Effect of temperature: The temperature is one of the key parameter in UE process, which influences the extraction efficiency significantly. To determine its effect, the experiments were done in various temperature and the results were shown in Figure 2. From the Figure 2A-2B, it is confirmed that betalain is increased with increasing temperature up to 35°C. Beyond this temperature shows insignificant effect on the extraction of betalain from Malabar spinach fruit using UE technique .
Effect of extraction time: The extraction time is a primary factor to calculate the efficiency of UE process to extract the betalain. In order to find out its effect, experiments were carried out at various extraction time and the results are depicted in Figure 2. From the results (Figure 2B-2C), it is found that the betalain is increased with increasing extraction time up to 15 min. This phenomenon due to an initial stages ultrasound irradiation promoted the thermal accumulation, which leads to the effective extraction of betalain [17,18]. Thereafter, there is a negligible effect of extraction time on UE process. Figure 3 also confirms the effect of extraction process variables on extraction of betalain.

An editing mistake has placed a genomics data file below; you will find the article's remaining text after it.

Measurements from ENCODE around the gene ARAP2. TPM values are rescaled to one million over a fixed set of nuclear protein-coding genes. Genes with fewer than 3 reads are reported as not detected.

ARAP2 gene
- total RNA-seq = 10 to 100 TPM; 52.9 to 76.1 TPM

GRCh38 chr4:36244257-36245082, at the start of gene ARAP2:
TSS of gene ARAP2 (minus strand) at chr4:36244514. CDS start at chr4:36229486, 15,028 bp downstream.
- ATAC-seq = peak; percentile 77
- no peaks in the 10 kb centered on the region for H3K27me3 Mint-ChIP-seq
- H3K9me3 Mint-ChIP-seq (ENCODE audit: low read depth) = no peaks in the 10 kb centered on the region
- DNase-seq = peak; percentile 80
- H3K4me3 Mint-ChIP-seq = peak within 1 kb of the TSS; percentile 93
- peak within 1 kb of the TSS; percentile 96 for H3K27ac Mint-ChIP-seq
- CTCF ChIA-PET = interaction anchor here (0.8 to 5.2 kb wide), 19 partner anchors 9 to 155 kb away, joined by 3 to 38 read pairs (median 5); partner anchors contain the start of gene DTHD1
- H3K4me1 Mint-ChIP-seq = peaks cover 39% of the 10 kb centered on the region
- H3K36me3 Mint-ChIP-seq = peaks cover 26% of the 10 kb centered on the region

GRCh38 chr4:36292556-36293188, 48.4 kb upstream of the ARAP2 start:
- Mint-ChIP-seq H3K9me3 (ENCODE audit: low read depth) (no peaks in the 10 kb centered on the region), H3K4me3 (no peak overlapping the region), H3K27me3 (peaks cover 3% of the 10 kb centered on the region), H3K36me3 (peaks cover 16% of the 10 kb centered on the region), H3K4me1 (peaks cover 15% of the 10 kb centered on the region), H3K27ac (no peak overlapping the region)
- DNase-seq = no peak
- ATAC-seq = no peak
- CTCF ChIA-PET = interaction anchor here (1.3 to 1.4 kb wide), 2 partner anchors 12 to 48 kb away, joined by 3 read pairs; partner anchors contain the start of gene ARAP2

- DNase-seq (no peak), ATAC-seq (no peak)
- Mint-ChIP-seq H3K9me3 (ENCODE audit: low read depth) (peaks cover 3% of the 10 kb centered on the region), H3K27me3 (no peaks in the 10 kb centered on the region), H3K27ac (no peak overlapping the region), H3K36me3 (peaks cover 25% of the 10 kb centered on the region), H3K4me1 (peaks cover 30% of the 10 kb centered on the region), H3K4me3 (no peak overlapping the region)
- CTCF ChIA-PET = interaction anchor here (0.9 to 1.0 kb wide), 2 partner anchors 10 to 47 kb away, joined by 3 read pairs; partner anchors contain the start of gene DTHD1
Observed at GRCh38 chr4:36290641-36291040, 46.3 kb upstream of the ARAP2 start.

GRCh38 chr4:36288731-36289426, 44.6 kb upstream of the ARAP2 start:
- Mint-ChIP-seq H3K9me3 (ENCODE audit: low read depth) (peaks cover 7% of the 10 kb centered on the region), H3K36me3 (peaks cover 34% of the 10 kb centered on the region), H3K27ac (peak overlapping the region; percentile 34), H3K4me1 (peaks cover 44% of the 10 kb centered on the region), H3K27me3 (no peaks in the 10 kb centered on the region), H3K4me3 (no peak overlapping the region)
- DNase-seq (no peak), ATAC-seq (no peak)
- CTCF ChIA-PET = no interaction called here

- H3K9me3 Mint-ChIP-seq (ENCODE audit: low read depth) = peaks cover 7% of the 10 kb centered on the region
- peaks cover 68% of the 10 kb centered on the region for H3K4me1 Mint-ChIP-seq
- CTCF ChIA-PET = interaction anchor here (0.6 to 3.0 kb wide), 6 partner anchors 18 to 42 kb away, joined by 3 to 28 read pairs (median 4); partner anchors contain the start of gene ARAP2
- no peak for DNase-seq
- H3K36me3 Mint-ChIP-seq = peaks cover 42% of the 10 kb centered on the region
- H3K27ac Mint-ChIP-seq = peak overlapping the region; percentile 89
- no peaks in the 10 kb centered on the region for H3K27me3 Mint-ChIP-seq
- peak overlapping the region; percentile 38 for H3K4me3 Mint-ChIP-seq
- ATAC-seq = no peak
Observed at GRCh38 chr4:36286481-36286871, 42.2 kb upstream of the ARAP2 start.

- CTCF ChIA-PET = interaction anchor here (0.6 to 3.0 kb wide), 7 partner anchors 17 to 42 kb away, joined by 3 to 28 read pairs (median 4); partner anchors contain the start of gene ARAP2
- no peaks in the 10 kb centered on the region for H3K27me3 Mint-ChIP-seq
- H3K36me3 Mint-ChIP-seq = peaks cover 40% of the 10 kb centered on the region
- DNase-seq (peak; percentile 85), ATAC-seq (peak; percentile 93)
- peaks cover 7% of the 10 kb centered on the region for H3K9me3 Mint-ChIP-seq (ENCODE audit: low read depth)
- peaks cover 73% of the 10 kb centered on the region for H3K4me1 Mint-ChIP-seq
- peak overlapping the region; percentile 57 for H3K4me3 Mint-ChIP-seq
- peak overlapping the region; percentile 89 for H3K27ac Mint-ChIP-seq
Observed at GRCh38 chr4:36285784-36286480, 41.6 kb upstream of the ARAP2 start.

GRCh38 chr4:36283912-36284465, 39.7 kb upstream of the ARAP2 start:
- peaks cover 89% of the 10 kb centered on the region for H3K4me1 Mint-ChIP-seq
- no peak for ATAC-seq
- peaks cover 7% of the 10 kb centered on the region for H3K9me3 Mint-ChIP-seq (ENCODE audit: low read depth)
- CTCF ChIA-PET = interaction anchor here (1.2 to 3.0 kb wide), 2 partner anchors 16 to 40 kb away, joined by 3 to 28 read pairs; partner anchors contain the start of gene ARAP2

Optimization of UE process parameters for betalain extraction: According to the BBD results, the optimal extraction conditions to obtain maximum betalain content from Malabar spinach fruit were determined by Derringer’s desired function methodology  as follows; mass of the sample of 9 g, temperature of 35°C and extraction time of 18 min. Under these conditions, 18 mg of betalain was extracted, which is confirmed by real experiment .
RSM coupled with BBD were applied to model the UE process for extraction betalain from Malabar spinach fruit. Second order polynomial mathematical model was developed with good coefficient of determination values (R2>0.95) and analysis of variance (ANOVA) showed the significant effect of each process variables on extraction of betalain. Optimum conditions for this UE process were found to be; mass of the sample of 9 g, temperature of 35°C and extraction time of 18 min. Under these conditions, 18 mg of betalain was extracted. This result confirms the ability of UE process as an effective extraction technique to extract betalain from Malabar spinach fruit.
- Kumar SS, Manoj P, Shetty NP, et al. Characterization of major betalain pigments-gomphrenin, betanin and isobetanin from Basellarubra L. fruit and evaluation of efficacy as a natural colourant in product (ice cream) development. J Food Sci Technol. 2014;52(8):4994-5002.
- Anusuya N, Gomathi R, Manian S, et al. Evaluation of Basellarubra L., RumexnepalensisSpreng and Commelinabenghalensis L. for antioxidant activity. Int J Pharm Pharm Sci. 2012;4(3):714-20.
- Khan MI, Sri Harsha PSC, Giridhar P, et al. Pigment identification, nutritional composition, bioactivity and in vitro cancer cell cytotoxicity of Rivinahumilis L. berries, potential source of betalains. LWT-Food Sci Technol. 2012;47(2):315-23.
- VahidiE, Zhao F. Environmental life cycle assessment on the separation of rare earth oxides through solvent extraction. J Environ Manage. 2017;203(1):255-63.